So I’m really close to calling my book finished and my eyes are going to fall out of my head soon if I read it again … sorry for sounding like a broken record, I’ve been singing THE END for a while now. And in between this final read (the climactic scene & last chapter to go) and completing the entry form for the Choc-Lit comp that I’ve mentioned before, and getting ready to send it to Choc-Lit; I’ve also been thinking about queries. I’m keen to get this book out there and see if I’ve actually managed to achieve anything concrete since the last time I queried it 12 months or so ago.
What exactly I mean by ‘concrete’, well I’m not so sure. The best thing of course is going to be if somebody says “we love it, we’ll publish it”… but there’s probably a whole lot of things I could take as positives that are on the way to that goal… like, oh, more than a three word rejection form letter… 🙂
I feel like I’ve come so far, and I’m trying to stay positive, but the truth may well be that I’ll find out I still have a long way to go and so I’m already steeling myself for disappointment. What a three-ring circus this business is!
My problem is, when I queried this book before, I actually received requests for partials on the basis of the query, 2 out of 3 times. So it’s tempting just to cut and paste the query as was.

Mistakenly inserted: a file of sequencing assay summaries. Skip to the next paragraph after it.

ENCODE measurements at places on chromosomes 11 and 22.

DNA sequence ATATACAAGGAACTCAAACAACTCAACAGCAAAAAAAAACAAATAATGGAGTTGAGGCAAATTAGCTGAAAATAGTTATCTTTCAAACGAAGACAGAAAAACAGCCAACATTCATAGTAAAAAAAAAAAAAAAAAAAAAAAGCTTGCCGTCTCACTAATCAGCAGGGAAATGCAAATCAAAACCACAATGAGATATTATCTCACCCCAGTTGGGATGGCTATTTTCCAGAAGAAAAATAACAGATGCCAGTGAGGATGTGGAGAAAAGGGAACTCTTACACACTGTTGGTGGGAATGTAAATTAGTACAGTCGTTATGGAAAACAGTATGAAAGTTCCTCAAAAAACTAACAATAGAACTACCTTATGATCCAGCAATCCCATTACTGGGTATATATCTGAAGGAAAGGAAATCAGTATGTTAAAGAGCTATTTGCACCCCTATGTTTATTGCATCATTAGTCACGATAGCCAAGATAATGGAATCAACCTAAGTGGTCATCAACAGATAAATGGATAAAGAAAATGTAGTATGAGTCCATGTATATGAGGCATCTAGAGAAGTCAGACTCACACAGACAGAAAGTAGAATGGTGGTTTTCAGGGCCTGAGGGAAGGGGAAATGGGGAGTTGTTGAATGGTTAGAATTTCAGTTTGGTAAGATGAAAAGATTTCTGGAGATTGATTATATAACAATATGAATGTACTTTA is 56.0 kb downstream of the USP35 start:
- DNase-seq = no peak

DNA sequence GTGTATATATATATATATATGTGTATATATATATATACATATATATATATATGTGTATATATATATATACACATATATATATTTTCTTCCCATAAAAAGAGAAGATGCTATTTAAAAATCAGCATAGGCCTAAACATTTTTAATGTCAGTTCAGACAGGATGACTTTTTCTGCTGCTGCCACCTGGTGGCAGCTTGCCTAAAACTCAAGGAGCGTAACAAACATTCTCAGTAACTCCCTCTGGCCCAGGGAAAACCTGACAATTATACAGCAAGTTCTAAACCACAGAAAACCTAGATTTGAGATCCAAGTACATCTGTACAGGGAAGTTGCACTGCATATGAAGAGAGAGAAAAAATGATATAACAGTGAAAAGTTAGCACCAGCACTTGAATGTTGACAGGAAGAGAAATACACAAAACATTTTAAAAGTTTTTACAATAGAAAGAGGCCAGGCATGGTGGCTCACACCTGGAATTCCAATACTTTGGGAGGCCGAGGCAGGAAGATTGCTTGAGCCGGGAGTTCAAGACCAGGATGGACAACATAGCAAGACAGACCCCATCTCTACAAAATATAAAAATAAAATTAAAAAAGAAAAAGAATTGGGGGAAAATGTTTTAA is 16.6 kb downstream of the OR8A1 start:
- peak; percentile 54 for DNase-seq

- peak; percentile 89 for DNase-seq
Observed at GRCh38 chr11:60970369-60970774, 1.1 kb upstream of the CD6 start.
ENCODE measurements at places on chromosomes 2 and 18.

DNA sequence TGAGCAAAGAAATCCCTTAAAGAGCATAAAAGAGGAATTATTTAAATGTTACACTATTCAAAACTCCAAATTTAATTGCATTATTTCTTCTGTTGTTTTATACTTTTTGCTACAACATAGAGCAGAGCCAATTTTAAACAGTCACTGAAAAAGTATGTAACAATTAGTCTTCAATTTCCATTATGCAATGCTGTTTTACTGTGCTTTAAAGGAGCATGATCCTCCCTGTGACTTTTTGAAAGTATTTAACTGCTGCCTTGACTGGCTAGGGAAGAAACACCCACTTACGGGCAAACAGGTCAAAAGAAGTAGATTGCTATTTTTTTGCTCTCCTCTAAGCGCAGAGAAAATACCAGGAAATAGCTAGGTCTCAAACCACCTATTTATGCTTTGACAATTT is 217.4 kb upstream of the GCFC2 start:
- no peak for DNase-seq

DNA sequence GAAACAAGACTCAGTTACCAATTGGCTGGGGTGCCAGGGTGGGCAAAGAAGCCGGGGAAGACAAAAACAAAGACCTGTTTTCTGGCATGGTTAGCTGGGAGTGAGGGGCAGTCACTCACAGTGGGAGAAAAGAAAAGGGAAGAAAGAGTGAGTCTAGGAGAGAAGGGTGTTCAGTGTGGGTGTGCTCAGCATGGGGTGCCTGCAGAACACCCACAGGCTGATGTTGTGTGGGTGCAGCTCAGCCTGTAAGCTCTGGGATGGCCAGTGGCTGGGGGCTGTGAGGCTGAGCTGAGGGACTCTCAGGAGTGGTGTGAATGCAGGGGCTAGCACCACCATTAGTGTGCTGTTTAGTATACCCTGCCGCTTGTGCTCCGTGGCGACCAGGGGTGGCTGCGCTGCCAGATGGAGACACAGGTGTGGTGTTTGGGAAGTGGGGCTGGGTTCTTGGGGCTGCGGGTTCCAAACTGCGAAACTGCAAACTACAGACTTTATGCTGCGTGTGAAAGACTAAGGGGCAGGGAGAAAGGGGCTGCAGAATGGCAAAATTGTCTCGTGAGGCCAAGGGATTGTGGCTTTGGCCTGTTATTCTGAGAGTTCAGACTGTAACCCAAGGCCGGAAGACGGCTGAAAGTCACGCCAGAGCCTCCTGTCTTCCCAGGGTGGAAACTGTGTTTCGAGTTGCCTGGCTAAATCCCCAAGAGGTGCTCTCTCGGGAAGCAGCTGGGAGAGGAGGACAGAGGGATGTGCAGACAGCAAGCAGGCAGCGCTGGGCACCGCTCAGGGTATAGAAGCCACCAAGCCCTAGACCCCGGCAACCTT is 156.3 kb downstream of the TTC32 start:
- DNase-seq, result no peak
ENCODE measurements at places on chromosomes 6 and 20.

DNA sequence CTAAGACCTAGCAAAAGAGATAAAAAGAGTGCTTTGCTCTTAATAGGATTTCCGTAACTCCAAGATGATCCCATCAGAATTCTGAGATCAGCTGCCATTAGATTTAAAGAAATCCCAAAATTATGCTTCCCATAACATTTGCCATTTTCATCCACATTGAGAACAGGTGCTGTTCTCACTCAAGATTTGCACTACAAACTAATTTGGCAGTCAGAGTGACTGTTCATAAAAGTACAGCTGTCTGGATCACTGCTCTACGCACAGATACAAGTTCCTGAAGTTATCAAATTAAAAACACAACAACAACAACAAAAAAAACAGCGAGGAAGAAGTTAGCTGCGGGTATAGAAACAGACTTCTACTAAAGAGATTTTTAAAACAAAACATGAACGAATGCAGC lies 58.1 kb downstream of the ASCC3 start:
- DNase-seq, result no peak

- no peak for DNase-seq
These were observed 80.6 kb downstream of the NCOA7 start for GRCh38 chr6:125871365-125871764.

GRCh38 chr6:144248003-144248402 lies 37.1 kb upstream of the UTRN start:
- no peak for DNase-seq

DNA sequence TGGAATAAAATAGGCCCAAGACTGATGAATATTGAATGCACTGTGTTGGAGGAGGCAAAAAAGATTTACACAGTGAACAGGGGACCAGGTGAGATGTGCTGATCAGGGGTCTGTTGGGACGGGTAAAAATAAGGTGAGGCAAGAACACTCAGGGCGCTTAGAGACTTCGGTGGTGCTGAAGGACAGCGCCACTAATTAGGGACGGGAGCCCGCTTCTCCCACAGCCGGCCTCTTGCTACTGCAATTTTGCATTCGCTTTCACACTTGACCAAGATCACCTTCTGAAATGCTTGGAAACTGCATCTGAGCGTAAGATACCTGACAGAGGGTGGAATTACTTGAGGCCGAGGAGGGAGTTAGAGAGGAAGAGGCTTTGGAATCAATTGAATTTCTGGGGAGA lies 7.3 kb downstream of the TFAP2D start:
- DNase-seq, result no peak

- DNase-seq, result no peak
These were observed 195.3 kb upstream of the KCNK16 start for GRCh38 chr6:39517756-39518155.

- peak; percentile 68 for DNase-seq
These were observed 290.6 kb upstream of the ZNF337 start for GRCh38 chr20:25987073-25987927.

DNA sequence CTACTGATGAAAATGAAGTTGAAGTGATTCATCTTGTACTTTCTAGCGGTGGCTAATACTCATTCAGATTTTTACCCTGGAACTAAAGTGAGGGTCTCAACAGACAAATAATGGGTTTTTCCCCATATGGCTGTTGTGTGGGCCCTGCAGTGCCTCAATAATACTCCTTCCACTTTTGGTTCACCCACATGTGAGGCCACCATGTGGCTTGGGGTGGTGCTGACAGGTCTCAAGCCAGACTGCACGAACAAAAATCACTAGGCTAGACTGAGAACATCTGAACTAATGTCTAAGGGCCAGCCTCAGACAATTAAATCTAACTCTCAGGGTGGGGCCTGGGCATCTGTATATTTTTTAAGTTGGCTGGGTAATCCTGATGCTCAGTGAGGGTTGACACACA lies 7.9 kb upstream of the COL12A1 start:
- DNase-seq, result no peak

The trouble is, I’m not sure about the query anymore. The book isn’t category now, it’s grown to 82,000 words and it isn’t a Harlequin Desire novel anymore (not that it was back then in reality either I guess). But the basis of the query would still be correct.
I’m not talking about the top and tail wording that goes with it, that’s not relevant anymore anyway but I’ve left it below if anyone’s interested in a query that worked back in the day.
Meanwhile, I’ll see if I can get brave and come up with a better hook.
Anyone else questioning their query out there? You have my sympathy!
His Brand Of BeautifulTate Newell tends to avoid women who collect causes like some collect shoes; they remind him too much of his dead sister, Jolie. So when Christina Clay commissions Tate to develop her new wine brand; with part proceeds to help Aboriginal Australians, Tate sees redder than the Aussie desert sands: “Aboriginals can’t be mended like a patch on a pair of jeans.” To prove his point, he takes Christina on a research project ‘tour’ of the Australian outback. But Christina has a ‘project’ of her own in mind when it comes to Tate, and her ovaries are ticking. How will Tate handle the news she is pregnant? Responsibly! But marriage is the last thing on Christina’s mind.